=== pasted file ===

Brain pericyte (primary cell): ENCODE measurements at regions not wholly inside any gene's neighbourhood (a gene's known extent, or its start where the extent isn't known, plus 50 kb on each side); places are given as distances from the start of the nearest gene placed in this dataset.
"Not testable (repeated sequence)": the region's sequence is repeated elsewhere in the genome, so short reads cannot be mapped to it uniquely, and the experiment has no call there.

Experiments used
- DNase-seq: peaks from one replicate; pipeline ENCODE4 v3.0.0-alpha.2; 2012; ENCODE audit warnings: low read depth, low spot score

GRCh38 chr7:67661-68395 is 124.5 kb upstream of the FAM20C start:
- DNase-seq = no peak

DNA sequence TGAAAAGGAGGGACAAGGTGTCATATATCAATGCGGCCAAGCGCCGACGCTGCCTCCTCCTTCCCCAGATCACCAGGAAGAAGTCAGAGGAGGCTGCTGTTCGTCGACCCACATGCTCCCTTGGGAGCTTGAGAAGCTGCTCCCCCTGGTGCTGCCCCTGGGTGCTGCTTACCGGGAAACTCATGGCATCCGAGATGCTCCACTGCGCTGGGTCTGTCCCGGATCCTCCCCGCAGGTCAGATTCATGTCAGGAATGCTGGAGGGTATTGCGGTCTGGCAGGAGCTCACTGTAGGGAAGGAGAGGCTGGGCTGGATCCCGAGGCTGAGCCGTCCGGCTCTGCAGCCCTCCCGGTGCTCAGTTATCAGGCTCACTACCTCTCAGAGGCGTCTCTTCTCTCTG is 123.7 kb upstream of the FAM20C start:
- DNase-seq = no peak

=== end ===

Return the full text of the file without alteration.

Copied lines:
Brain pericyte (primary cell): ENCODE measurements at regions not wholly inside any gene's neighbourhood (a gene's known extent, or its start where the extent isn't known, plus 50 kb on each side); places are given as distances from the start of the nearest gene placed in this dataset.
"Not testable (repeated sequence)": the region's sequence is repeated elsewhere in the genome, so short reads cannot be mapped to it uniquely, and the experiment has no call there.

Experiments used
- DNase-seq: peaks from one replicate; pipeline ENCODE4 v3.0.0-alpha.2; 2012; ENCODE audit warnings: low read depth, low spot score

GRCh38 chr7:67661-68395 is 124.5 kb upstream of the FAM20C start:
- DNase-seq = no peak

DNA sequence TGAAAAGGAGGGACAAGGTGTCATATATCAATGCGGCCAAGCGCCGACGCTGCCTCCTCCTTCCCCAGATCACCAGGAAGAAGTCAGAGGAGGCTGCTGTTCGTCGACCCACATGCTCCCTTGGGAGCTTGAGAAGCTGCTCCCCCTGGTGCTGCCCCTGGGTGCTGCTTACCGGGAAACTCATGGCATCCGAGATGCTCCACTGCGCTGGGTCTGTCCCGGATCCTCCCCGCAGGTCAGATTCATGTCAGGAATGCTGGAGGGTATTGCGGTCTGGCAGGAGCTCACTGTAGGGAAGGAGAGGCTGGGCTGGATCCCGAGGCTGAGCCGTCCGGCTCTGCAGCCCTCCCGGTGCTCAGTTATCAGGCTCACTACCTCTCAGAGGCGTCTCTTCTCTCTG is 123.7 kb upstream of the FAM20C start:
- DNase-seq = no peak